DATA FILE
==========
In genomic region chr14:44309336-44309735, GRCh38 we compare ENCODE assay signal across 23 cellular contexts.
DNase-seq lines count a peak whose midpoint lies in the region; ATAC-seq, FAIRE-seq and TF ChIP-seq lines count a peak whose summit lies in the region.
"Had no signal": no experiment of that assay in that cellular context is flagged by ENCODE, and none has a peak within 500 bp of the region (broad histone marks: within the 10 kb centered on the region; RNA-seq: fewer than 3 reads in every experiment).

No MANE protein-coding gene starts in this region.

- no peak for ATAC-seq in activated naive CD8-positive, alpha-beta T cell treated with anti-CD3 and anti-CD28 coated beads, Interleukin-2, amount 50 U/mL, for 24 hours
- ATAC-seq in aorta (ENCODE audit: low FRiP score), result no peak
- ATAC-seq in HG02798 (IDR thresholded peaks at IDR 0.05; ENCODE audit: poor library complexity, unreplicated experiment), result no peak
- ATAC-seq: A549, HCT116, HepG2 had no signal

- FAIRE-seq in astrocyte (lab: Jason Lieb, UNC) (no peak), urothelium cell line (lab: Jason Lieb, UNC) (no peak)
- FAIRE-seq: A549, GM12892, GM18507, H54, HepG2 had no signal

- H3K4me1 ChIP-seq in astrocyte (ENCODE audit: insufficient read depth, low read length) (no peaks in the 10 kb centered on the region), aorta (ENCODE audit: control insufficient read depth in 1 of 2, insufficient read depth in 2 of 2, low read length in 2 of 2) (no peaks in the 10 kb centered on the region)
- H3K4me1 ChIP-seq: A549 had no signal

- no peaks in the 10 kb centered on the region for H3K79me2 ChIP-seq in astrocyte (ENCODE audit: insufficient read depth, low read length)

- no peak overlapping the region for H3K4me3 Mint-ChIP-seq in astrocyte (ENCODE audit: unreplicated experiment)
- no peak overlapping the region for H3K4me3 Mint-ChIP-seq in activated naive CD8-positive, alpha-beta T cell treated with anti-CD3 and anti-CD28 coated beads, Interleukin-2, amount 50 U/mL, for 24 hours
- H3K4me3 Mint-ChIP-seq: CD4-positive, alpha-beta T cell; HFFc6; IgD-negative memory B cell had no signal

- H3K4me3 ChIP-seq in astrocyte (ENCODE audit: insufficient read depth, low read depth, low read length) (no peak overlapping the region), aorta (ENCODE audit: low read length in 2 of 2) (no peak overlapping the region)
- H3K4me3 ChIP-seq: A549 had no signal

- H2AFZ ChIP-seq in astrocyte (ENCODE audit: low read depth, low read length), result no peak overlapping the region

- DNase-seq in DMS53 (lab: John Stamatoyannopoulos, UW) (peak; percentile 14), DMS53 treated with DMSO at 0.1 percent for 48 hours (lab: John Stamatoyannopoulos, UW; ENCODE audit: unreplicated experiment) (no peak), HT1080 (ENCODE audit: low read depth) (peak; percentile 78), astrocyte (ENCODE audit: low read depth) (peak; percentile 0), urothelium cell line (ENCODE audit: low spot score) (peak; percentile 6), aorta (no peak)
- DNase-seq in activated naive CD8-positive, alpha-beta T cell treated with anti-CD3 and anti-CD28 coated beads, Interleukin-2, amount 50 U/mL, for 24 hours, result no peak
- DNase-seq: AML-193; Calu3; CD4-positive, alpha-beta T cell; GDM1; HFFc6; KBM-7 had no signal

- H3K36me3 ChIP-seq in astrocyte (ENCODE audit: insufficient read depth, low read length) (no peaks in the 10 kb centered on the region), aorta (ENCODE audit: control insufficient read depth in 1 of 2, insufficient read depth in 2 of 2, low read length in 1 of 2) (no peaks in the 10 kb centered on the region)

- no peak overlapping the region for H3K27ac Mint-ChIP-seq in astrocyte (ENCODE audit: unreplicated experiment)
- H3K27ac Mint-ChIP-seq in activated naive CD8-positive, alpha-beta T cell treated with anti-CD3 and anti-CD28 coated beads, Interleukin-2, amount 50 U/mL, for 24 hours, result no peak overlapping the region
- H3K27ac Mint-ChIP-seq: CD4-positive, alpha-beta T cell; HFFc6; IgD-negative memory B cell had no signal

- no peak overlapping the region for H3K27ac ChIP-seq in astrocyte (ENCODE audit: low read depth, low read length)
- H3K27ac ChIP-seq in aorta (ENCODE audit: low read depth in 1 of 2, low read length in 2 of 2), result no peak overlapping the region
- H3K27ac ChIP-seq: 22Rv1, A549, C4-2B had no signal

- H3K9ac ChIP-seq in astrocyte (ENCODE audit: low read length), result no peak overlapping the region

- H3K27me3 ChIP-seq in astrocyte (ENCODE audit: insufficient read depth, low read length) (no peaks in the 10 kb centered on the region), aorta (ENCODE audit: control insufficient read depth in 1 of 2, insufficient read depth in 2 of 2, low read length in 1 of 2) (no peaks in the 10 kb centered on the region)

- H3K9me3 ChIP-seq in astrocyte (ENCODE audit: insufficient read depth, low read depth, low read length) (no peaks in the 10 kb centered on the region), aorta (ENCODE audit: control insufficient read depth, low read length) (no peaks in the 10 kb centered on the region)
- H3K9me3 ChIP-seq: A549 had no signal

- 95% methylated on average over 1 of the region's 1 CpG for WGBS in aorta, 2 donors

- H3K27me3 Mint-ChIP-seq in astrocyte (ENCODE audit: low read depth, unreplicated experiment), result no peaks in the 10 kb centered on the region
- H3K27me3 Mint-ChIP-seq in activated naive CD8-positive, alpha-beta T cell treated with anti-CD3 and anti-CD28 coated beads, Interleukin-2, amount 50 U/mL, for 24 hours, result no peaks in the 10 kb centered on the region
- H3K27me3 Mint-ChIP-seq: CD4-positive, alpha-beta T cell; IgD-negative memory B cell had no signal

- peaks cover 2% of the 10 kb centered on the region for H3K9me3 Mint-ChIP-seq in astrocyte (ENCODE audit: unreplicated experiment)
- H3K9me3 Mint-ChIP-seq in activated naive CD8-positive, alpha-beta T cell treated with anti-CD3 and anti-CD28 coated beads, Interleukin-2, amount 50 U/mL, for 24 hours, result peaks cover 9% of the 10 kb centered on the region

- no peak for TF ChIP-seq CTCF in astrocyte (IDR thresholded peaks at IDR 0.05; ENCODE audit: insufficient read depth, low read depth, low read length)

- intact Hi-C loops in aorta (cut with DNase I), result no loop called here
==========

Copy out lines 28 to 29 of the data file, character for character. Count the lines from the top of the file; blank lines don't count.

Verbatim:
- H3K27ac ChIP-seq in aorta (ENCODE audit: low read depth in 1 of 2, low read length in 2 of 2), result no peak overlapping the region
- H3K27ac ChIP-seq: 22Rv1, A549, C4-2B had no signal